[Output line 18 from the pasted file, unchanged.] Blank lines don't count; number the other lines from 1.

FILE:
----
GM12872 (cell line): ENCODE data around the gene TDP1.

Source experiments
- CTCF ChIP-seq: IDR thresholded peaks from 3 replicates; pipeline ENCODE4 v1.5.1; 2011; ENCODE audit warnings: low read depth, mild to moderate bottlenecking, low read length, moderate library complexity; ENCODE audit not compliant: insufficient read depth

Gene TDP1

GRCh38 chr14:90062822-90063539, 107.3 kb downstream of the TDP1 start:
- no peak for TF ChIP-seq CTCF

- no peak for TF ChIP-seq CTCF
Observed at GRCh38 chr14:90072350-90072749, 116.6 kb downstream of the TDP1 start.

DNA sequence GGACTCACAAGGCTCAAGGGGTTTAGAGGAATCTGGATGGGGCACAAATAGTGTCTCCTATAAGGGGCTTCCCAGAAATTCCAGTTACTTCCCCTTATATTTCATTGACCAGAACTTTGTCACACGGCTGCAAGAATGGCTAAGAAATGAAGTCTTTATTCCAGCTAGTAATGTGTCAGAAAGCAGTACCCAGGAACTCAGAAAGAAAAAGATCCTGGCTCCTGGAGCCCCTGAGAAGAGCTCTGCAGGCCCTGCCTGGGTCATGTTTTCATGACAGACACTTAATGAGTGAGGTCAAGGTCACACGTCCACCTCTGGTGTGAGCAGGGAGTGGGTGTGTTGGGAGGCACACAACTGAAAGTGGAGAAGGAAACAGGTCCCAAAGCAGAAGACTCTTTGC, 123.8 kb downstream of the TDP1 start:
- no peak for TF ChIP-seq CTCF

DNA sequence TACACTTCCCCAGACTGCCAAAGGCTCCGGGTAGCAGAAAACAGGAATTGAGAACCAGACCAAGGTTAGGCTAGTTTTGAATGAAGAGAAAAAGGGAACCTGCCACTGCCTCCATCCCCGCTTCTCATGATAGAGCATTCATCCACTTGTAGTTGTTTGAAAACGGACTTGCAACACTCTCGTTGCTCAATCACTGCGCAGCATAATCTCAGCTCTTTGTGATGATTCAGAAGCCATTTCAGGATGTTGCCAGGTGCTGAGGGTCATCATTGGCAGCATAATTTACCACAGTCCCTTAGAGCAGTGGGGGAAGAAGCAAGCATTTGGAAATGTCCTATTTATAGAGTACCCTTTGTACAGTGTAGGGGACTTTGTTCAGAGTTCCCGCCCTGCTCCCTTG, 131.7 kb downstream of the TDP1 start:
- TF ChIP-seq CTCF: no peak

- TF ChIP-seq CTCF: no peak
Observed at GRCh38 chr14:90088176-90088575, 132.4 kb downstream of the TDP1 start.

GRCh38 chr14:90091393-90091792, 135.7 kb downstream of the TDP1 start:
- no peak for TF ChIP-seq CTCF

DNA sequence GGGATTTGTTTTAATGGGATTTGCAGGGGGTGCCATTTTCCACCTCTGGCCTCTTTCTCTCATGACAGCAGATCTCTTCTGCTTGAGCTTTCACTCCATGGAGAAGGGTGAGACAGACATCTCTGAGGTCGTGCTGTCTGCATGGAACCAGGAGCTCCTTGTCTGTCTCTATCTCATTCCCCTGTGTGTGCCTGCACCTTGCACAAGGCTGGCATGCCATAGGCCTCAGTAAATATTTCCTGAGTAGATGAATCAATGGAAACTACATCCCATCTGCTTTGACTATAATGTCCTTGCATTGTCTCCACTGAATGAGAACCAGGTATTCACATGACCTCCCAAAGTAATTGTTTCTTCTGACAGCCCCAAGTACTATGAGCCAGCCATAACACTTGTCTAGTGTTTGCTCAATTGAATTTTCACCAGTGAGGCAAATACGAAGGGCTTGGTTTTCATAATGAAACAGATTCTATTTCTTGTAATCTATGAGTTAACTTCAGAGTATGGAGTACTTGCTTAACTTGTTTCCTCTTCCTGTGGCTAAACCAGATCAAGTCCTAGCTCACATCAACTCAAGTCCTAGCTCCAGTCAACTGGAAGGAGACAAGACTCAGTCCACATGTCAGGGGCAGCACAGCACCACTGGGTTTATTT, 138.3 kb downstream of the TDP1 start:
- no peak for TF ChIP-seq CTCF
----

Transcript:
- no peak for TF ChIP-seq CTCF